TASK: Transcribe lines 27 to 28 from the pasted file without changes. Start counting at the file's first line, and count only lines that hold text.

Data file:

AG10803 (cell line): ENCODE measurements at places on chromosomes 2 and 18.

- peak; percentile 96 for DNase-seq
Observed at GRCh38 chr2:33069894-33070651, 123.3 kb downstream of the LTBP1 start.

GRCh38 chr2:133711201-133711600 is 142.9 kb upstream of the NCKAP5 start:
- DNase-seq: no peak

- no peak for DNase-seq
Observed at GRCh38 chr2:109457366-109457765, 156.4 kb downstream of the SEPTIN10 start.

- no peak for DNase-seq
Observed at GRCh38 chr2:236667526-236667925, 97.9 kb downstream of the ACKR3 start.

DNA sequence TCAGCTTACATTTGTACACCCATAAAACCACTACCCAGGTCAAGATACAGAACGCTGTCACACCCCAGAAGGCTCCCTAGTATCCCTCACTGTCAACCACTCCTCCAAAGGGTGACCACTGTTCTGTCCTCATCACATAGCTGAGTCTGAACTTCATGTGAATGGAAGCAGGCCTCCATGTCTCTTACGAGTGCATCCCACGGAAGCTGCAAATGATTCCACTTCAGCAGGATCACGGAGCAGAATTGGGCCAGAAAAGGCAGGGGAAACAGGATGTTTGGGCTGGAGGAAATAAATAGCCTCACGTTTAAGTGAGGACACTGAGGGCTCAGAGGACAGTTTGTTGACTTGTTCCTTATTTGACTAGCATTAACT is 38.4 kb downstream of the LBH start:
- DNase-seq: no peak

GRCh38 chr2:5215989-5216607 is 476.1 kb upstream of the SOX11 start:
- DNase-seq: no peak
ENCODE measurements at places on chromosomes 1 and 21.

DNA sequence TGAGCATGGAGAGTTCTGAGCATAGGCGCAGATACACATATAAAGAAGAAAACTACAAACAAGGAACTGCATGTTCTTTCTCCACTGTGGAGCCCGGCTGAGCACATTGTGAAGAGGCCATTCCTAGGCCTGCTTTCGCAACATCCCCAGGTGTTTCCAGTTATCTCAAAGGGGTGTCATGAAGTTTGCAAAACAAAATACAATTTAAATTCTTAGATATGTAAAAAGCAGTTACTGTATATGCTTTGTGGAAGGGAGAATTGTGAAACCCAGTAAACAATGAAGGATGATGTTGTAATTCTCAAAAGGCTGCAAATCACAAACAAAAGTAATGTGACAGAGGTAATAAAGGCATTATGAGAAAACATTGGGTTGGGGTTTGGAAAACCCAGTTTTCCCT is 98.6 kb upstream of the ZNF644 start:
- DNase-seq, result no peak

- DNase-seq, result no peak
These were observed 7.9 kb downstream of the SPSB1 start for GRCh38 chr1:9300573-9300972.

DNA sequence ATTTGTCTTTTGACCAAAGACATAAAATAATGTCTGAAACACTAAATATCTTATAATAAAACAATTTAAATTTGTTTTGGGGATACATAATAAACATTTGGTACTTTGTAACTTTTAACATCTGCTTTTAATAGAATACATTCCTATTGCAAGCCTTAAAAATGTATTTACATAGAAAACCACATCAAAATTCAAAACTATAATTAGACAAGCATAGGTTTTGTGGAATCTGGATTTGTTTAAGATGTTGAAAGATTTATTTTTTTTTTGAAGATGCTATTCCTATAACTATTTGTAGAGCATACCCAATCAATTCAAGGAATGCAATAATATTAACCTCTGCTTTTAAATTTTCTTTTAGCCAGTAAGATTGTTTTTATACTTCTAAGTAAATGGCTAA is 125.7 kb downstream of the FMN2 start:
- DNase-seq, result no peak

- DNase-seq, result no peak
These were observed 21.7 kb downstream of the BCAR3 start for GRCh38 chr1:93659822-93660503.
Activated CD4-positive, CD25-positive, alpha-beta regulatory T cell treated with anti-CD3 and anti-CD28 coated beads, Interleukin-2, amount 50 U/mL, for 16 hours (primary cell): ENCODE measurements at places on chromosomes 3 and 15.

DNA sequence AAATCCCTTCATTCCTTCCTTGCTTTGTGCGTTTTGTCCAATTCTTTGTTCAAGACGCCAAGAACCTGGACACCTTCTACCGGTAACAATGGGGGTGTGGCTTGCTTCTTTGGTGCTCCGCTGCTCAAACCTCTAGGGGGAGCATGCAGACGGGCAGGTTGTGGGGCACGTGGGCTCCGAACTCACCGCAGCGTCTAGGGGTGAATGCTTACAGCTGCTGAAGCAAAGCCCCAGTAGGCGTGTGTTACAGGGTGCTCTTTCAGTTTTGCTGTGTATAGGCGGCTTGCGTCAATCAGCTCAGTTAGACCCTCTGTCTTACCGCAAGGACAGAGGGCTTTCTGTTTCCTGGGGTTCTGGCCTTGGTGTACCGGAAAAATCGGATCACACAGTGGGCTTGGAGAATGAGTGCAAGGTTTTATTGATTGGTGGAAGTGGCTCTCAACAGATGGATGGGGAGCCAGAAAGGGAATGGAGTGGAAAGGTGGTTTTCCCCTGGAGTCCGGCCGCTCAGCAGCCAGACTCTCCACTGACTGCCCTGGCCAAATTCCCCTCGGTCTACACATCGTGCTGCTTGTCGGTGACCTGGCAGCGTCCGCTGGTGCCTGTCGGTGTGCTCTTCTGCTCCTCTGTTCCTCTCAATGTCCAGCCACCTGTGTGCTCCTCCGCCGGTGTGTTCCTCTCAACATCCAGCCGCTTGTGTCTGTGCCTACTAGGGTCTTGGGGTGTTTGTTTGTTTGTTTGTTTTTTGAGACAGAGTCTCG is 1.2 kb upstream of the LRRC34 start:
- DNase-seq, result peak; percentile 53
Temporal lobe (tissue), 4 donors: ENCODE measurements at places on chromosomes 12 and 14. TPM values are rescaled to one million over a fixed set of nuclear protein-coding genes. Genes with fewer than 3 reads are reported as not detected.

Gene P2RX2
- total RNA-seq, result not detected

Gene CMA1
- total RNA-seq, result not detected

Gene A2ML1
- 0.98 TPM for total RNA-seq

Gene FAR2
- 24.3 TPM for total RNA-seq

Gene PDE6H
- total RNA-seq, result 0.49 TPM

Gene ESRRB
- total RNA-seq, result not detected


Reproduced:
Gene P2RX2
- total RNA-seq, result not detected